I will keep my remaining comments brief but allow me to say just a few things—axiomatic, no doubt—by way of introduction. AIDS cannot be thought outside of racism, and racism cannot be thought separate and apart from AIDS and all other manifestations of the biopolitical and necropolitical. The ways in which AIDS was racialized in New York City during the AIDS epidemic (and continues to be, right up to the present moment), is different from the ways in which it has been racialized say, in South Africa or other parts of the world. Indeed, between Manhattan and the Bronx, or even between upper and lower Manhattan, East Side or West Side, one must realize and contend with the essential multiplicity and heterogeneity that is the convergence of race, ethnicity, geography, art and AIDS. Which is also to say that it is impossible to designate and to know where each term in the title of our session begins and ends as a topic and object of inquiry (as well as a lived reality). Whether this be in terms of queer (vis-à-vis the history of LGBTQ politics), artists and art (the “who” and “what”), race and ethnicity (“of colour”), New York (i.e. the city); AIDS, and Epidemic.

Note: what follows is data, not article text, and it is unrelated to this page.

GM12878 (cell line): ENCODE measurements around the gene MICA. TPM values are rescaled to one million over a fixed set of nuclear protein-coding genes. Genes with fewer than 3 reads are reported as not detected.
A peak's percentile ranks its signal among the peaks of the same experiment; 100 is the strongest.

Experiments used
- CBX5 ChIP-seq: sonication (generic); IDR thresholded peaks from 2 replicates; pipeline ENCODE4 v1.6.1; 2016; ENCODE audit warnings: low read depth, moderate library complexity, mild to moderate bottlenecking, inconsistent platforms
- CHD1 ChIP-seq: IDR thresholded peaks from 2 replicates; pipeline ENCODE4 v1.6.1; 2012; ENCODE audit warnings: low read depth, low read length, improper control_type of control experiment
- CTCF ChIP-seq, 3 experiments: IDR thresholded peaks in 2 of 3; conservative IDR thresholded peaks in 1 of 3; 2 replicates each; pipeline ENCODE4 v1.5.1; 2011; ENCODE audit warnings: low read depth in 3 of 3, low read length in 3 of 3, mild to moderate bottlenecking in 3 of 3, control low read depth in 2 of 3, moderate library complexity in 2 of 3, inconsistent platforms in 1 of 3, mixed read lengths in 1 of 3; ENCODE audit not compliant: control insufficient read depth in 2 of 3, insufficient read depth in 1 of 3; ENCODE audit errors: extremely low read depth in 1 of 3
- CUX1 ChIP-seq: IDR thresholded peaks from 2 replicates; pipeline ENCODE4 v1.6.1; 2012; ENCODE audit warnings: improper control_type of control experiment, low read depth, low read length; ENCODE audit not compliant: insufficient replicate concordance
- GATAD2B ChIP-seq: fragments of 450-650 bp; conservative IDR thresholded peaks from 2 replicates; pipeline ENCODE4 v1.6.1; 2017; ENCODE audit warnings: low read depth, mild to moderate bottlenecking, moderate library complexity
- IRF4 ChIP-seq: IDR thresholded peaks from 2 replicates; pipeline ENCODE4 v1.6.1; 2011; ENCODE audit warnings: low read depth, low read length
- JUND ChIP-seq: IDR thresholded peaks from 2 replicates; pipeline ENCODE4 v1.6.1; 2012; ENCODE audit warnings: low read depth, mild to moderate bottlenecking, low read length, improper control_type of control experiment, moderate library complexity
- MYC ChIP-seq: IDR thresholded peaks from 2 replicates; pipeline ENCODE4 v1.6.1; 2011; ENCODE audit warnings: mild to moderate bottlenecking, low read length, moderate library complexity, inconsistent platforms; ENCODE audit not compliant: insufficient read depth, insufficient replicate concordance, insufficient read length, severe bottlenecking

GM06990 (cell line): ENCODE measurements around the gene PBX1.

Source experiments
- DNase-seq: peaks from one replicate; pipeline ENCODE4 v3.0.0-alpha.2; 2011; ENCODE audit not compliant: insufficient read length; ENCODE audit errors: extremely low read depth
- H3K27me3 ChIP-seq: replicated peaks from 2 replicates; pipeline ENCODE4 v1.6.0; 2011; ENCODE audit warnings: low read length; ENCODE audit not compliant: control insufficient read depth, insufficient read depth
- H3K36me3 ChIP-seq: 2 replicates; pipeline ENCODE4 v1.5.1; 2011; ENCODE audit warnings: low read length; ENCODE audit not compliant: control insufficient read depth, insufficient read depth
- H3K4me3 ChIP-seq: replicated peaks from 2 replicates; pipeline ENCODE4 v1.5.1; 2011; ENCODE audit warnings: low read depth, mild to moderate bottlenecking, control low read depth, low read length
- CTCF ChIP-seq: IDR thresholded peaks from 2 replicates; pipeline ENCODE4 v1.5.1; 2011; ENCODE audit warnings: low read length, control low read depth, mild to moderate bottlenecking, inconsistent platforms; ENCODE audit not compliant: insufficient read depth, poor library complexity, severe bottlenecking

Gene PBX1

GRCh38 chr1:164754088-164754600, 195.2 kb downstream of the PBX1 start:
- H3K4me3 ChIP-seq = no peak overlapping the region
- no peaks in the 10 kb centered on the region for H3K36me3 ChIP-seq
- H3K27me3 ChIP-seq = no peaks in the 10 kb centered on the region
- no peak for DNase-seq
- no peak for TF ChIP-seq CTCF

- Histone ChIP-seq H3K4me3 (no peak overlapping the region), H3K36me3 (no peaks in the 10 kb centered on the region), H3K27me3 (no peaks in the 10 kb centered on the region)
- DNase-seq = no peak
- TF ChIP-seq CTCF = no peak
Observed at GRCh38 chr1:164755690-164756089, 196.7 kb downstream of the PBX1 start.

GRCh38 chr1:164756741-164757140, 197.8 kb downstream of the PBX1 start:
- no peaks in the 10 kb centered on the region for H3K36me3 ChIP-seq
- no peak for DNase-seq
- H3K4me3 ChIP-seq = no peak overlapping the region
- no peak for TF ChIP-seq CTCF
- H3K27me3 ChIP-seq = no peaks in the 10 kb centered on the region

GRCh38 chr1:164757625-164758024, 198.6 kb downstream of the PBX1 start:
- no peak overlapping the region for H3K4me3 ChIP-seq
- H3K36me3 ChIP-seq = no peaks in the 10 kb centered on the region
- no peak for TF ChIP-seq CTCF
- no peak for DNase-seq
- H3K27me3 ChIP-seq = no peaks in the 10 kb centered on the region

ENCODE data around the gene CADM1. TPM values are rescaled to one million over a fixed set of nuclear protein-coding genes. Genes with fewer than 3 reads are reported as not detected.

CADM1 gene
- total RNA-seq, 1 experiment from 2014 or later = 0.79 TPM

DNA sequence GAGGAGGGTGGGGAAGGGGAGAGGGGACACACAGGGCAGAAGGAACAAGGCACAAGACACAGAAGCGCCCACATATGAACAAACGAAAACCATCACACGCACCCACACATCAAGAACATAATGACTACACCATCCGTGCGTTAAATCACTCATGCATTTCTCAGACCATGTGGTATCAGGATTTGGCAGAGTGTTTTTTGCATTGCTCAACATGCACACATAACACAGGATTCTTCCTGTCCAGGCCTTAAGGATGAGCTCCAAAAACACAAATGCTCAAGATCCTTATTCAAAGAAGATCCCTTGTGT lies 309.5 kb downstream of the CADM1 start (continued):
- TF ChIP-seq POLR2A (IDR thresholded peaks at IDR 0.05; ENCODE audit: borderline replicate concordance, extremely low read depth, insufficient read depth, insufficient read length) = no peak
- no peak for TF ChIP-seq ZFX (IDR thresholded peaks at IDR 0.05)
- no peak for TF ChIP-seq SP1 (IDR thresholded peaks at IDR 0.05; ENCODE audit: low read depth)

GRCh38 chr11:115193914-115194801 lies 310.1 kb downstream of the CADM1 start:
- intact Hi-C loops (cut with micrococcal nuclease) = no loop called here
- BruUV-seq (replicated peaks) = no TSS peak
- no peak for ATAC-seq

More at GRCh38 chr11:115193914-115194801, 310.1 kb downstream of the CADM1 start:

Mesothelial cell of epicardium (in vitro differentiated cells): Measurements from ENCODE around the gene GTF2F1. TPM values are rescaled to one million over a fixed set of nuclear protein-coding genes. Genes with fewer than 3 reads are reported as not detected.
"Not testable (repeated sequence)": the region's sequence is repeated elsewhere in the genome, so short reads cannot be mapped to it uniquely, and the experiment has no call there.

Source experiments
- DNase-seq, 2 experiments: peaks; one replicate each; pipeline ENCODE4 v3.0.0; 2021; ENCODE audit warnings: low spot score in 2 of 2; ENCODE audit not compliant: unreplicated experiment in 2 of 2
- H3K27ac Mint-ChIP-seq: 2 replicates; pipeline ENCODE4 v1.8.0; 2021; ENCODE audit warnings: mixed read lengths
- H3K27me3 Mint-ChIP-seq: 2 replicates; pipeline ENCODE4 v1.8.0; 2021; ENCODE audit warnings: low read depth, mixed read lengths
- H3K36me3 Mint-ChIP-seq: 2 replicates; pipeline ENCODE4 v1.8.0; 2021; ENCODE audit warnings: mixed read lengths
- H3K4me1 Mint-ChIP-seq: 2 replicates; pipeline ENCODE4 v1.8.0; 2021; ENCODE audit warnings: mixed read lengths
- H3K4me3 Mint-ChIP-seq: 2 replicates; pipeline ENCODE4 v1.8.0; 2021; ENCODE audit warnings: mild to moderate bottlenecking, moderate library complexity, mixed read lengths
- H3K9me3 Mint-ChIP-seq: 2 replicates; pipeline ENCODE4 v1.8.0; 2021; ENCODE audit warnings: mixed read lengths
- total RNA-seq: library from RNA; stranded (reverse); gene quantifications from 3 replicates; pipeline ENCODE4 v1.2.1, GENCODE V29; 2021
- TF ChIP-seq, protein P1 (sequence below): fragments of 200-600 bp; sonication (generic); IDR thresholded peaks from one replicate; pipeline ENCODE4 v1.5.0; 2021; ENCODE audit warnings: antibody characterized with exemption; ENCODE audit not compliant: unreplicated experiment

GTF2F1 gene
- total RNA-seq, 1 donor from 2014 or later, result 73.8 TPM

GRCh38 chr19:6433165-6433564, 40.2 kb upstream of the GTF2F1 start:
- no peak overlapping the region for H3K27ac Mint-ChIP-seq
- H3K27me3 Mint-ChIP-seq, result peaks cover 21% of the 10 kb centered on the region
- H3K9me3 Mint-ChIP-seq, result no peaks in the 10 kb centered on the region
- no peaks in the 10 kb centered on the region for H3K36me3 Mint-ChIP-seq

In turn, if we do not attend to the irrecuperable losses, and the very real disappearances in the history of AIDS—the inescapability of these losses and disappearances—then our stories, and any possible understanding that they might lead to, will be compromised. To the precise extent that they will be limited to what has been preserved and remembered, or that goes without saying—business as usual. To learn how to die collectively: this is one of the lessons that AIDS, and most importantly the artistic and activist work that has occurred in response, bestows to us. Memories and histories that always will be incomplete in the midst of a pandemic that is far from over. This is about an essential inconsolability, but also of what William Haver has described as “the ultimately unspeakable radical historicity and sociality of erotic existentiality” (Foreword to Ricco, The Logic of the Lure, xi).